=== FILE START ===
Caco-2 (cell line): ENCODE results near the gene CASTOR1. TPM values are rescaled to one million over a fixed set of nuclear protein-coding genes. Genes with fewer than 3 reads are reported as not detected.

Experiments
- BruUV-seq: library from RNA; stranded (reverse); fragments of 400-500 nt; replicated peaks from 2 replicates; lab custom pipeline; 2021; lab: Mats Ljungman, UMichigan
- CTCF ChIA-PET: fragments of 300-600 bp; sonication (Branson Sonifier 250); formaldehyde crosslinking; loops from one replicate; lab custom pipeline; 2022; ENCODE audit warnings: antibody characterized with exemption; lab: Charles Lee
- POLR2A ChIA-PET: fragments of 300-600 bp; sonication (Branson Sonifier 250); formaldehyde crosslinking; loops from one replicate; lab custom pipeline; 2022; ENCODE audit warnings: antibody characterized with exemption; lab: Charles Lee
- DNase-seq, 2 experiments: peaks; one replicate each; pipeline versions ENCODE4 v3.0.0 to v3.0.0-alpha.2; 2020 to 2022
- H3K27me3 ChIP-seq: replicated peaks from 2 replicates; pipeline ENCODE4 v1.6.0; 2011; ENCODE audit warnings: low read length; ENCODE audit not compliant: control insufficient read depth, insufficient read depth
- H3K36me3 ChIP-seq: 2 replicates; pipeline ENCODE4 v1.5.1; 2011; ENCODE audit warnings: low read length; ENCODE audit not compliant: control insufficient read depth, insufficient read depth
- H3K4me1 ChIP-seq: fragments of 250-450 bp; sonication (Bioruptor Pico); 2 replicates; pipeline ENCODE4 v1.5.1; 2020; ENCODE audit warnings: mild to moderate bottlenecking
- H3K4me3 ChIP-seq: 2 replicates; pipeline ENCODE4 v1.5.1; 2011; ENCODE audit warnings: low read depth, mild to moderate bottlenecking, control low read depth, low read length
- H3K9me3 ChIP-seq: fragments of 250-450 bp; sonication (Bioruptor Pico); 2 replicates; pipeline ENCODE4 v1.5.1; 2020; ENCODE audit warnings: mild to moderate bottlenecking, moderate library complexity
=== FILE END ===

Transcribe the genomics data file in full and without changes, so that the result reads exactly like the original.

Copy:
Caco-2 (cell line): ENCODE results near the gene CASTOR1. TPM values are rescaled to one million over a fixed set of nuclear protein-coding genes. Genes with fewer than 3 reads are reported as not detected.

Experiments
- BruUV-seq: library from RNA; stranded (reverse); fragments of 400-500 nt; replicated peaks from 2 replicates; lab custom pipeline; 2021; lab: Mats Ljungman, UMichigan
- CTCF ChIA-PET: fragments of 300-600 bp; sonication (Branson Sonifier 250); formaldehyde crosslinking; loops from one replicate; lab custom pipeline; 2022; ENCODE audit warnings: antibody characterized with exemption; lab: Charles Lee
- POLR2A ChIA-PET: fragments of 300-600 bp; sonication (Branson Sonifier 250); formaldehyde crosslinking; loops from one replicate; lab custom pipeline; 2022; ENCODE audit warnings: antibody characterized with exemption; lab: Charles Lee
- DNase-seq, 2 experiments: peaks; one replicate each; pipeline versions ENCODE4 v3.0.0 to v3.0.0-alpha.2; 2020 to 2022
- H3K27me3 ChIP-seq: replicated peaks from 2 replicates; pipeline ENCODE4 v1.6.0; 2011; ENCODE audit warnings: low read length; ENCODE audit not compliant: control insufficient read depth, insufficient read depth
- H3K36me3 ChIP-seq: 2 replicates; pipeline ENCODE4 v1.5.1; 2011; ENCODE audit warnings: low read length; ENCODE audit not compliant: control insufficient read depth, insufficient read depth
- H3K4me1 ChIP-seq: fragments of 250-450 bp; sonication (Bioruptor Pico); 2 replicates; pipeline ENCODE4 v1.5.1; 2020; ENCODE audit warnings: mild to moderate bottlenecking
- H3K4me3 ChIP-seq: 2 replicates; pipeline ENCODE4 v1.5.1; 2011; ENCODE audit warnings: low read depth, mild to moderate bottlenecking, control low read depth, low read length
- H3K9me3 ChIP-seq: fragments of 250-450 bp; sonication (Bioruptor Pico); 2 replicates; pipeline ENCODE4 v1.5.1; 2020; ENCODE audit warnings: mild to moderate bottlenecking, moderate library complexity